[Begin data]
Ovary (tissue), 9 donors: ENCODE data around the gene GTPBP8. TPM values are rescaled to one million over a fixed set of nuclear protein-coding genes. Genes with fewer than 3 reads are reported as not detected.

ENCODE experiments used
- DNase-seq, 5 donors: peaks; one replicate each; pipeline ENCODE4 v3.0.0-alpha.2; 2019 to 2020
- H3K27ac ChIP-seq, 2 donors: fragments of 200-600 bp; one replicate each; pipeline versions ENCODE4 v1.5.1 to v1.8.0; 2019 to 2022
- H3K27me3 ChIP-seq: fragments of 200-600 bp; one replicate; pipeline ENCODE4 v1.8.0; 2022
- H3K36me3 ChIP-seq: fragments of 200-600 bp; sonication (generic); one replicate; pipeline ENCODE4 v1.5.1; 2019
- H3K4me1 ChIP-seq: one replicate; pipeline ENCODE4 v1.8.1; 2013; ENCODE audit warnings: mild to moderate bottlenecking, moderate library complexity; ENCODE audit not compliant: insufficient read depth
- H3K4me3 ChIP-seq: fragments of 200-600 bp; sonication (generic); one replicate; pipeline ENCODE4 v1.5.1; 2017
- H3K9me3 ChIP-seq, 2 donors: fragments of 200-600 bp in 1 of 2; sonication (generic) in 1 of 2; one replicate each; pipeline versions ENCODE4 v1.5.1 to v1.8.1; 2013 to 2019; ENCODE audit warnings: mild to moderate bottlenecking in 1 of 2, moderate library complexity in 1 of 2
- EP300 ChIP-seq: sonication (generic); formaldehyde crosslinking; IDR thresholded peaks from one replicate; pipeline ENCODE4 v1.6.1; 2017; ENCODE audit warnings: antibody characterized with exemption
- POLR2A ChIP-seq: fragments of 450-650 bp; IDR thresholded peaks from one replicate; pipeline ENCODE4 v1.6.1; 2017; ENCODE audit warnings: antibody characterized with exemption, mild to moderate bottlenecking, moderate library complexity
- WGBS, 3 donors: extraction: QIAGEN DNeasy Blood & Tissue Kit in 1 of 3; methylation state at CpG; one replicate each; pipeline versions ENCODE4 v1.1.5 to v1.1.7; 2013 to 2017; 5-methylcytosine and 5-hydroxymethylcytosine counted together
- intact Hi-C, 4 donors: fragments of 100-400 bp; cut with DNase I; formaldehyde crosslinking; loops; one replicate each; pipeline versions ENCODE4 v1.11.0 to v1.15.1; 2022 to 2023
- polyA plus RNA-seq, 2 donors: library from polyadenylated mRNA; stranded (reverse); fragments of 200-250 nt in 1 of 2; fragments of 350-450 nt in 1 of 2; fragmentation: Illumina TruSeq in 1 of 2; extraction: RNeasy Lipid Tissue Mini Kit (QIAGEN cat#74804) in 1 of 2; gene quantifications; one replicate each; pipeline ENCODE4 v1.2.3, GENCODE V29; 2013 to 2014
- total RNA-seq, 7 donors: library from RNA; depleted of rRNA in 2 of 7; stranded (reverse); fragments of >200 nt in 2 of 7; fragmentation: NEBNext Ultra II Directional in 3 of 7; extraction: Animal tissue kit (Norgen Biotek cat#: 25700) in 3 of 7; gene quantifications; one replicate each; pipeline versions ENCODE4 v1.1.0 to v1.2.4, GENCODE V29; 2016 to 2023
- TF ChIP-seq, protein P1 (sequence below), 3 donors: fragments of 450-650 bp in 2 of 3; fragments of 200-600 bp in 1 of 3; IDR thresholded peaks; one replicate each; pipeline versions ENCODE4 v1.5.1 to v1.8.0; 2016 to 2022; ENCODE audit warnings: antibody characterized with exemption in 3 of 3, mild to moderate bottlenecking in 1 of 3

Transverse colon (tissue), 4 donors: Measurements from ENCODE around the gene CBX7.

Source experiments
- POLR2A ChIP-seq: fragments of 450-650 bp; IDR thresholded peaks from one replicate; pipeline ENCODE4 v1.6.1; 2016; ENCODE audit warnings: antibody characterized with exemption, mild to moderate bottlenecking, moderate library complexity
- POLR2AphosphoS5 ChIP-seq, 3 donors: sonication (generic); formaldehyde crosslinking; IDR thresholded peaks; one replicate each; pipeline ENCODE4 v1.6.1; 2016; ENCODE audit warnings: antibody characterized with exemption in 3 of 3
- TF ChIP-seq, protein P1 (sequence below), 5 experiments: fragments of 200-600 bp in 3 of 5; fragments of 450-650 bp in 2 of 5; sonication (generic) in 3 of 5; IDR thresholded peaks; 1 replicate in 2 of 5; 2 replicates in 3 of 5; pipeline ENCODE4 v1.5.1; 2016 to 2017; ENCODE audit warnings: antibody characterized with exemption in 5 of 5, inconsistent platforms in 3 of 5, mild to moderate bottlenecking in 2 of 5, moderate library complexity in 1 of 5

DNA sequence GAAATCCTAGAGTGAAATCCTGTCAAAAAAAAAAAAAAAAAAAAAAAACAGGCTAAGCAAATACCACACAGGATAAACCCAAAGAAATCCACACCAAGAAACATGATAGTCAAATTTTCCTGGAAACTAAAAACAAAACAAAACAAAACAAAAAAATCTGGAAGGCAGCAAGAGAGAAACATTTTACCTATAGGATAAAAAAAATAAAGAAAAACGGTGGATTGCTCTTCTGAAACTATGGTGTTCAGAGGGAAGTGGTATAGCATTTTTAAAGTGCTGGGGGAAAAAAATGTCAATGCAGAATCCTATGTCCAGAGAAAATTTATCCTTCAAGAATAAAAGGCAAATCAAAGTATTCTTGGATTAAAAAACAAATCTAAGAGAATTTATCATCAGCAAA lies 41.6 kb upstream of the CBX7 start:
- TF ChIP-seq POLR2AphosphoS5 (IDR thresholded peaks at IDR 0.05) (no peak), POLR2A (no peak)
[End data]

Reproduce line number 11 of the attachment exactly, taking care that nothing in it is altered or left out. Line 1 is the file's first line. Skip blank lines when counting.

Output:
- POLR2A ChIP-seq: fragments of 450-650 bp; IDR thresholded peaks from one replicate; pipeline ENCODE4 v1.6.1; 2017; ENCODE audit warnings: antibody characterized with exemption, mild to moderate bottlenecking, moderate library complexity